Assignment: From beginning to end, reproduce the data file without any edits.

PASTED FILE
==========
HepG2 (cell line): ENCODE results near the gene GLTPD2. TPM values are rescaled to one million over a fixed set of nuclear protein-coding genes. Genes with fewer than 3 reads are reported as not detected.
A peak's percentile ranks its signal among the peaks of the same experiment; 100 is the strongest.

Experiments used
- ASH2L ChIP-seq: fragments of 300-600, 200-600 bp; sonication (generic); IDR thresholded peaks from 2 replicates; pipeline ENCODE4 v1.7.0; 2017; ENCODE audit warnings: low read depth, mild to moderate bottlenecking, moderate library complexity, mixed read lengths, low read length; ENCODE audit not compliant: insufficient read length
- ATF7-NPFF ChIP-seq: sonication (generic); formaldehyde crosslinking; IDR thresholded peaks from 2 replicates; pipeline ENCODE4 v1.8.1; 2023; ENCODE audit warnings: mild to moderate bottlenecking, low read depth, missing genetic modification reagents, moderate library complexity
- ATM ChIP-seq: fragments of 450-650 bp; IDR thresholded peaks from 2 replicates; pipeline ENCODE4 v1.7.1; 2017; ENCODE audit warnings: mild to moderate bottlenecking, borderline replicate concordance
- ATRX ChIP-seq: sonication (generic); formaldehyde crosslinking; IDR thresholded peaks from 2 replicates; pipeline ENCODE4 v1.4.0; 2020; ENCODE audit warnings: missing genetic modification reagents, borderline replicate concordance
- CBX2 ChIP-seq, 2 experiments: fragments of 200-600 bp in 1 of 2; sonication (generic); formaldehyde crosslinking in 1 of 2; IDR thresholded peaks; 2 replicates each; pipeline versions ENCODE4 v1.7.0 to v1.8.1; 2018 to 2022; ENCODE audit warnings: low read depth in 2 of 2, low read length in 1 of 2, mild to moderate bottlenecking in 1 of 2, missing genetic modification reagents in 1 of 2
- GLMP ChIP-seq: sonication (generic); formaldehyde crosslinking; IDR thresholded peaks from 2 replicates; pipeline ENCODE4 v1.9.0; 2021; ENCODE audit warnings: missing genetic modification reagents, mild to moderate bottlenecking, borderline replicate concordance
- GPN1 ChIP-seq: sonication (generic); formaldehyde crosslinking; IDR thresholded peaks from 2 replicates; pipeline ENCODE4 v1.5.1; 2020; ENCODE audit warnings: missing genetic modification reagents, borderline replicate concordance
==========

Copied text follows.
HepG2 (cell line): ENCODE results near the gene GLTPD2. TPM values are rescaled to one million over a fixed set of nuclear protein-coding genes. Genes with fewer than 3 reads are reported as not detected.
A peak's percentile ranks its signal among the peaks of the same experiment; 100 is the strongest.

Experiments used
- ASH2L ChIP-seq: fragments of 300-600, 200-600 bp; sonication (generic); IDR thresholded peaks from 2 replicates; pipeline ENCODE4 v1.7.0; 2017; ENCODE audit warnings: low read depth, mild to moderate bottlenecking, moderate library complexity, mixed read lengths, low read length; ENCODE audit not compliant: insufficient read length
- ATF7-NPFF ChIP-seq: sonication (generic); formaldehyde crosslinking; IDR thresholded peaks from 2 replicates; pipeline ENCODE4 v1.8.1; 2023; ENCODE audit warnings: mild to moderate bottlenecking, low read depth, missing genetic modification reagents, moderate library complexity
- ATM ChIP-seq: fragments of 450-650 bp; IDR thresholded peaks from 2 replicates; pipeline ENCODE4 v1.7.1; 2017; ENCODE audit warnings: mild to moderate bottlenecking, borderline replicate concordance
- ATRX ChIP-seq: sonication (generic); formaldehyde crosslinking; IDR thresholded peaks from 2 replicates; pipeline ENCODE4 v1.4.0; 2020; ENCODE audit warnings: missing genetic modification reagents, borderline replicate concordance
- CBX2 ChIP-seq, 2 experiments: fragments of 200-600 bp in 1 of 2; sonication (generic); formaldehyde crosslinking in 1 of 2; IDR thresholded peaks; 2 replicates each; pipeline versions ENCODE4 v1.7.0 to v1.8.1; 2018 to 2022; ENCODE audit warnings: low read depth in 2 of 2, low read length in 1 of 2, mild to moderate bottlenecking in 1 of 2, missing genetic modification reagents in 1 of 2
- GLMP ChIP-seq: sonication (generic); formaldehyde crosslinking; IDR thresholded peaks from 2 replicates; pipeline ENCODE4 v1.9.0; 2021; ENCODE audit warnings: missing genetic modification reagents, mild to moderate bottlenecking, borderline replicate concordance
- GPN1 ChIP-seq: sonication (generic); formaldehyde crosslinking; IDR thresholded peaks from 2 replicates; pipeline ENCODE4 v1.5.1; 2020; ENCODE audit warnings: missing genetic modification reagents, borderline replicate concordance